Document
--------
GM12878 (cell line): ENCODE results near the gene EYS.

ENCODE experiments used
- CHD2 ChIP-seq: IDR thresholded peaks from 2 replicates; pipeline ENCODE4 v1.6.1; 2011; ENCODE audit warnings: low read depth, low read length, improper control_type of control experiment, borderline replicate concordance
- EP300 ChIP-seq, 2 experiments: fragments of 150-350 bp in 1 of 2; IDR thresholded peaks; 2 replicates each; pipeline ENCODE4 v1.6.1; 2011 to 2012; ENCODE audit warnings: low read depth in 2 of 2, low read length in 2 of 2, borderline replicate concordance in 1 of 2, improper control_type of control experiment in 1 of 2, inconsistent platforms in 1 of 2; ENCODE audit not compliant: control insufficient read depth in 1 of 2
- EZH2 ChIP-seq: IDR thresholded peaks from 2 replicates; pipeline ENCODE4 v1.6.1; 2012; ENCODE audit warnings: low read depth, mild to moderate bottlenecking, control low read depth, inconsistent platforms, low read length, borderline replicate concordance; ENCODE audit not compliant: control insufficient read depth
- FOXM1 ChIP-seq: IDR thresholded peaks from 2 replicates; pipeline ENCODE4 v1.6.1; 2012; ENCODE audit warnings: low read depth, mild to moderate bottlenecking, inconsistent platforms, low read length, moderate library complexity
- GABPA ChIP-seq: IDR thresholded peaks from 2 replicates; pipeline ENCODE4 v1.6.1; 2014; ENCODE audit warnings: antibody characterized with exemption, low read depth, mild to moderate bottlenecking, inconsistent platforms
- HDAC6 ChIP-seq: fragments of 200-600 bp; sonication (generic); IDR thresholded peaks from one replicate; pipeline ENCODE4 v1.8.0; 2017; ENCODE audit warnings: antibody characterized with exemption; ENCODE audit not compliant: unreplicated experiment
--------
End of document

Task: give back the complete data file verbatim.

GM12878 (cell line): ENCODE results near the gene EYS.

ENCODE experiments used
- CHD2 ChIP-seq: IDR thresholded peaks from 2 replicates; pipeline ENCODE4 v1.6.1; 2011; ENCODE audit warnings: low read depth, low read length, improper control_type of control experiment, borderline replicate concordance
- EP300 ChIP-seq, 2 experiments: fragments of 150-350 bp in 1 of 2; IDR thresholded peaks; 2 replicates each; pipeline ENCODE4 v1.6.1; 2011 to 2012; ENCODE audit warnings: low read depth in 2 of 2, low read length in 2 of 2, borderline replicate concordance in 1 of 2, improper control_type of control experiment in 1 of 2, inconsistent platforms in 1 of 2; ENCODE audit not compliant: control insufficient read depth in 1 of 2
- EZH2 ChIP-seq: IDR thresholded peaks from 2 replicates; pipeline ENCODE4 v1.6.1; 2012; ENCODE audit warnings: low read depth, mild to moderate bottlenecking, control low read depth, inconsistent platforms, low read length, borderline replicate concordance; ENCODE audit not compliant: control insufficient read depth
- FOXM1 ChIP-seq: IDR thresholded peaks from 2 replicates; pipeline ENCODE4 v1.6.1; 2012; ENCODE audit warnings: low read depth, mild to moderate bottlenecking, inconsistent platforms, low read length, moderate library complexity
- GABPA ChIP-seq: IDR thresholded peaks from 2 replicates; pipeline ENCODE4 v1.6.1; 2014; ENCODE audit warnings: antibody characterized with exemption, low read depth, mild to moderate bottlenecking, inconsistent platforms
- HDAC6 ChIP-seq: fragments of 200-600 bp; sonication (generic); IDR thresholded peaks from one replicate; pipeline ENCODE4 v1.8.0; 2017; ENCODE audit warnings: antibody characterized with exemption; ENCODE audit not compliant: unreplicated experiment